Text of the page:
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Welding to inside shell of a skoolie skewl-bus mike 10-1-03  
A friend an i are converting an '85 ford b700 bluebird into an rv. we would like to make some frame supports on the inside of the bus so that we can use the walls and roof as rigid mounting surfaces.

i've seen plenty of people build wooden frames inside the bus and nail/screw/rivet them to the sides and roof.

has anyone ever welded aluminum frames to the inside?? what should i consider, and is there any prefered technique?

any info is always helpful. thanx.
Re: welding to inside shell of a skoolie Casper 10-2-03  
I see no reason you couldn't weld mild steel to your bus interior. Standard structural steel shapes such as angle-iron, flatbar, channel-iron and I-beams are made of ASTM A-36 steel, which is very mild and is weld-compatible with almost any ferrous metal (Like the roof bows in your bus or example).

One concern when welding on a vehicle is disturbing the metallurgical state of the material that you're welding to. For example, truck frame rails are often tempered for increased strength. If you weld to a tempered frame rail, the heat of the weld will anneal (soften) the area right around the weld. This will weaken the material, and can lead to cracking and eventual failure. As far as I know your roof bows are just square tubular steel, with no special metallurgical preparation. You should be able to weld to them.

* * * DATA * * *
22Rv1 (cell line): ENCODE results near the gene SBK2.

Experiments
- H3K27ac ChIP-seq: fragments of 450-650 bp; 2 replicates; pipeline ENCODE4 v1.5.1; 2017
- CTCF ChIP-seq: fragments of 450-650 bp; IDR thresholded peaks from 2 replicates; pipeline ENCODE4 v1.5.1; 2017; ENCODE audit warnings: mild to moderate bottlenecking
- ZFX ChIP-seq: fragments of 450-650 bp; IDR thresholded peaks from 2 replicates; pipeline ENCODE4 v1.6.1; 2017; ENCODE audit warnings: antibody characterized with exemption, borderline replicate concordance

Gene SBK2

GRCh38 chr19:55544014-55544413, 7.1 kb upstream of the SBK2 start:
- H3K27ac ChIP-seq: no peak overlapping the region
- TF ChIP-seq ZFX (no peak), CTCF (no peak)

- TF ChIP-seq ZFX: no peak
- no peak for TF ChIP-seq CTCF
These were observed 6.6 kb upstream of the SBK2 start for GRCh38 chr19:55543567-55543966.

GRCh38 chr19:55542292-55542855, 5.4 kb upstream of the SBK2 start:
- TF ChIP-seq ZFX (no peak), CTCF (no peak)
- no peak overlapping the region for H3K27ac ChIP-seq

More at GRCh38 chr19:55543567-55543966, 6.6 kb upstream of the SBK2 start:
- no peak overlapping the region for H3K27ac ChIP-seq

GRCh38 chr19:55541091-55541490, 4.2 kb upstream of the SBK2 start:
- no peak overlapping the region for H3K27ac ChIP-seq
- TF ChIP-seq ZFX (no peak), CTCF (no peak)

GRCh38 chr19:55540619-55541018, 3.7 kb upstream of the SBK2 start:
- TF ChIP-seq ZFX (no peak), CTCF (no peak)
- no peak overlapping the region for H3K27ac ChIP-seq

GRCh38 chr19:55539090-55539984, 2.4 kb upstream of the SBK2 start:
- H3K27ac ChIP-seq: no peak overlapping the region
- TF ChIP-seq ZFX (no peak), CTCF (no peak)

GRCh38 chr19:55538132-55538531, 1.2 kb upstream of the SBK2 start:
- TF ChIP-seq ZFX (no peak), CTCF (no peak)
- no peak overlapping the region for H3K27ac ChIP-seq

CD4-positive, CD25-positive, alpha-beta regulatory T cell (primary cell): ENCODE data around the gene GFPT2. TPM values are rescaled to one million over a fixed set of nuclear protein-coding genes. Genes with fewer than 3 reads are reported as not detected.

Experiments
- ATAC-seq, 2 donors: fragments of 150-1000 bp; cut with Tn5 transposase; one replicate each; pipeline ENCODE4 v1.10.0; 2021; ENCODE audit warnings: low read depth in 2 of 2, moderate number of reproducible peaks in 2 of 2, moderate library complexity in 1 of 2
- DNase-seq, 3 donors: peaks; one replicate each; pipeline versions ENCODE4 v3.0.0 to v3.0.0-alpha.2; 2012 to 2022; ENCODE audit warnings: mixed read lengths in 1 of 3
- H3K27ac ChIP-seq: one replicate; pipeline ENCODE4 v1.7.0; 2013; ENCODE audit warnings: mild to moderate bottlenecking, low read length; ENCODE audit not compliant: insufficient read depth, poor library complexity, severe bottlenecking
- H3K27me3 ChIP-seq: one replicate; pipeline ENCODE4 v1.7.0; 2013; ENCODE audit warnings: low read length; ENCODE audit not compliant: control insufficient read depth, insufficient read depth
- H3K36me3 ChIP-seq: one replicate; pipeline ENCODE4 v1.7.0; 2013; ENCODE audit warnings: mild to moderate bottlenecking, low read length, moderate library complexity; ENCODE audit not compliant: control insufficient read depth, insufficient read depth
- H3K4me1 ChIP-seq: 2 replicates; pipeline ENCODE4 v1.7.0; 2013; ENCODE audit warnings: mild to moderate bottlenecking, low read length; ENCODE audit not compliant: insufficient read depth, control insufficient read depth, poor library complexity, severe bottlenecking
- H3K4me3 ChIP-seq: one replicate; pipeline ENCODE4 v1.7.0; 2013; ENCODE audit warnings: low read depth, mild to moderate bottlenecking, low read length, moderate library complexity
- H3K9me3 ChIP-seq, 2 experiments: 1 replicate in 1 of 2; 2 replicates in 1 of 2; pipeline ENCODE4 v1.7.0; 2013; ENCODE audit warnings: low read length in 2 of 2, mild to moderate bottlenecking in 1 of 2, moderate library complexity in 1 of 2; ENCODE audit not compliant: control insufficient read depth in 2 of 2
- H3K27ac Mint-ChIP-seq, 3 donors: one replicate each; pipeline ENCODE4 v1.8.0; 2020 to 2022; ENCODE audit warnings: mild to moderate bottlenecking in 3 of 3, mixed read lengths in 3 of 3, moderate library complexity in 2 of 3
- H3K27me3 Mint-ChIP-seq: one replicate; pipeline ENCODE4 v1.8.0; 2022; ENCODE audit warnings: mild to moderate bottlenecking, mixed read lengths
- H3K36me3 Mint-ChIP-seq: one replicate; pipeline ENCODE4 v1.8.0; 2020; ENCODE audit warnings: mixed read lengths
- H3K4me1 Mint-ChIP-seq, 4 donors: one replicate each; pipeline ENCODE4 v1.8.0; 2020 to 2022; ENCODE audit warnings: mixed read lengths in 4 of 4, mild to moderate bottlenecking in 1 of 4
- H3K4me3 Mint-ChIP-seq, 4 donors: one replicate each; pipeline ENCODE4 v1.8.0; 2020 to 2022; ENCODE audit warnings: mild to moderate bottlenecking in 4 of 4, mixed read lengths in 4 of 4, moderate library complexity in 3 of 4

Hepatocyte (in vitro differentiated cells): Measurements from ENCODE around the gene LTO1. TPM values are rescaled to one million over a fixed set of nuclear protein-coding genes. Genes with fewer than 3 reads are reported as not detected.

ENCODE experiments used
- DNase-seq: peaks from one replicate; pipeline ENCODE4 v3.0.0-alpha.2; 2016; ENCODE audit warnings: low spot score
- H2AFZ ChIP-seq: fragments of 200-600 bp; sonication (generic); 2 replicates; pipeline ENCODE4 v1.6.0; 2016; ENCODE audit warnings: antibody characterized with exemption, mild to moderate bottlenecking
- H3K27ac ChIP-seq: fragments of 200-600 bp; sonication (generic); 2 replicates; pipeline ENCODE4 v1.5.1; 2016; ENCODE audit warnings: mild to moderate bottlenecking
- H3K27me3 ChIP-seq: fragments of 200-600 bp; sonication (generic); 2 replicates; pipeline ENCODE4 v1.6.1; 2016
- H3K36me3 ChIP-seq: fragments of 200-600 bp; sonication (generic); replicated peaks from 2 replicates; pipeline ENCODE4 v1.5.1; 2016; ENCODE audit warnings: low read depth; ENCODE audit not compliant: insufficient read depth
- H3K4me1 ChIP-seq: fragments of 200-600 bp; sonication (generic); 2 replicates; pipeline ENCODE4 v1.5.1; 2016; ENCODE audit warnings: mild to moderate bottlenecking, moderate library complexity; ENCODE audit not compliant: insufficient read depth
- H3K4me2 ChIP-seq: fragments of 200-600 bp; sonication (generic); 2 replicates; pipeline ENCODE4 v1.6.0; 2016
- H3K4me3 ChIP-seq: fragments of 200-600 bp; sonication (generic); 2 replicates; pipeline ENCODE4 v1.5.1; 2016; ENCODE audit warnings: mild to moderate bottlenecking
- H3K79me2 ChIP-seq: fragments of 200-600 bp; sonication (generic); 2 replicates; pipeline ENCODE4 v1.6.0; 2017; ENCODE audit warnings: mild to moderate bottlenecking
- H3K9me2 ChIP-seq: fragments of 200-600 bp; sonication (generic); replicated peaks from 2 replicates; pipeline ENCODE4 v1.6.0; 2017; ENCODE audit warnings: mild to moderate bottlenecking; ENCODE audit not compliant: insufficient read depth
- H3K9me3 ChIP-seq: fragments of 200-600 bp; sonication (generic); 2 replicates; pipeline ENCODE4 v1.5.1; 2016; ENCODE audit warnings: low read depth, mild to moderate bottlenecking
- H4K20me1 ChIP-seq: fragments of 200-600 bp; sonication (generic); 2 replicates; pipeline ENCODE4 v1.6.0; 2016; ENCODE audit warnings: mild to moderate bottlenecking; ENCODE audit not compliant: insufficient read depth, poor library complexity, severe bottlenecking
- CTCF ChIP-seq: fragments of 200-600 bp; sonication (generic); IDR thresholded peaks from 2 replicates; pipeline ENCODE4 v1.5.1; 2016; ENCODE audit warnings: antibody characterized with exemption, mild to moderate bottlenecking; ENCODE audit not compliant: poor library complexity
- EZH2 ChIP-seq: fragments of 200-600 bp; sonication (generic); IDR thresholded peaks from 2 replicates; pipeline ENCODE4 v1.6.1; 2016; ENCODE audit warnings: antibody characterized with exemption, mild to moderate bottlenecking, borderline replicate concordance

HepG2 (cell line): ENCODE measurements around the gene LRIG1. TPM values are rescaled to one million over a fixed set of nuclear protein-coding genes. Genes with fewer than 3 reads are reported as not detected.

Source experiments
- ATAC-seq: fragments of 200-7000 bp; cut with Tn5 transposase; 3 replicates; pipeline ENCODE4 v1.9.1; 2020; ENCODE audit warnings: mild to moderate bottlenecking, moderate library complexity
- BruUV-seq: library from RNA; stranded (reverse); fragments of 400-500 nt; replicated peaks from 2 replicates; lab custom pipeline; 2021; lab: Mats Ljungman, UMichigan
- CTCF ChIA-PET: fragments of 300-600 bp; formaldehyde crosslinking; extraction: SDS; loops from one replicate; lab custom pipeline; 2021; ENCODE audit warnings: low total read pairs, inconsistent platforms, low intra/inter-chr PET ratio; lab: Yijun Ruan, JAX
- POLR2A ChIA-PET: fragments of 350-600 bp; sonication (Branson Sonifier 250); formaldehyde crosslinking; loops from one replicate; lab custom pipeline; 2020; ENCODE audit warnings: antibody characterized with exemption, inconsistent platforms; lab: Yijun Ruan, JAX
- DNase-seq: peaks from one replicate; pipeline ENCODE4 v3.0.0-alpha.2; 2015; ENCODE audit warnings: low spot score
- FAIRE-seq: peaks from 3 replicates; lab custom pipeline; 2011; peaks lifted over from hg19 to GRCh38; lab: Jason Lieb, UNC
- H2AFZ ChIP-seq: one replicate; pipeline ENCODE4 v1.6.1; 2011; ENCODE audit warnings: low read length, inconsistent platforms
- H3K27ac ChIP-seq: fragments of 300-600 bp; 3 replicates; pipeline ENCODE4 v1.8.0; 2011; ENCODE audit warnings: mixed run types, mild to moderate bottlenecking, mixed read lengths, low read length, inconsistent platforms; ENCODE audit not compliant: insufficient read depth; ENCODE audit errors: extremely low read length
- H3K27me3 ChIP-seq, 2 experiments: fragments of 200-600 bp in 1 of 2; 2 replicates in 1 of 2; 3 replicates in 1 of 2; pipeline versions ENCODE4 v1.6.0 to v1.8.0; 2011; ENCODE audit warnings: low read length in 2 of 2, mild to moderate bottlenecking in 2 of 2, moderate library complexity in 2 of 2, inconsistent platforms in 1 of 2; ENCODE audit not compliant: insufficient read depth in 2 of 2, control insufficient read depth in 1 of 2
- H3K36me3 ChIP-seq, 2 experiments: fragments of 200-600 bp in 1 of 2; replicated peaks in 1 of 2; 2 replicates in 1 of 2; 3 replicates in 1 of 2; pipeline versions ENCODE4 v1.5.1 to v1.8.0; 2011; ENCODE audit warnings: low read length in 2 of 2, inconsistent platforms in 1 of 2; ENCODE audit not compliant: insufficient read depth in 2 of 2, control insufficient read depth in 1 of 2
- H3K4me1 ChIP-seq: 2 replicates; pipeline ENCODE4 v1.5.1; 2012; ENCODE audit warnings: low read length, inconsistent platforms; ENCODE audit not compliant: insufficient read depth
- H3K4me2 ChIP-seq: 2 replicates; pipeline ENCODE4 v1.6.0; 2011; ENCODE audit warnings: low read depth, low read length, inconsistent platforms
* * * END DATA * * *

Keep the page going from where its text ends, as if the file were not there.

Experienced bus-heads correct me if I'm wrong on that last point please.

Unfortunately, your idea about welding aluminum to your interior will not work unless the material you're welding to is aluminum as well. The aluminum you're welding in has a melting point about 1,000 degrees lower than the steel in the bus, and they will not weld together. Crown buses were largely made of aluminum, so that would probably work. If you have a Bluebird or Thomas body, or just about anything else, you're not going to be able to weld aluminum to it.

If you've really got your heart set on aluminum walls, one way to attack the problem would be to weld in small pieces of steel angle to your bus body, then drill holes and bolt your aluminum wall studs to the steel tabs.

Another possibility to look at would be the use of "Steel lumber". Due to fire codes, most commercial building construction nowadays is done with "lumber" made from steel sheet. The stuff is made in standard lumber dimensions such as 2x4, 2x6 etc. This stuff is remarkably strong and lightweight. The material is galvanized, so unless you are parking your bus on the beach year round, rust shouldn't be a problem. The stuff is surprisingly easy to work with, and you can cut it with tin snips and screw-bolt-weld it together any way you please.

To weld any of this stuff in, I would recommend the MIG process. MIG is quite easy to use and the equipment is getting cheaper. It could be done with a conventional stick welder, using 1/16" 7018 rod, but that requires more skill. Be sure to clean all surfaces to be welded, removing any paint, grease etc.

That's my story and I'm sticking to it. Let us know what you decide to do please.

C
Re: welding to inside shell of a skoolie mike 10-4-03  
Sounds good. i understand your point of not welding alum. to steel.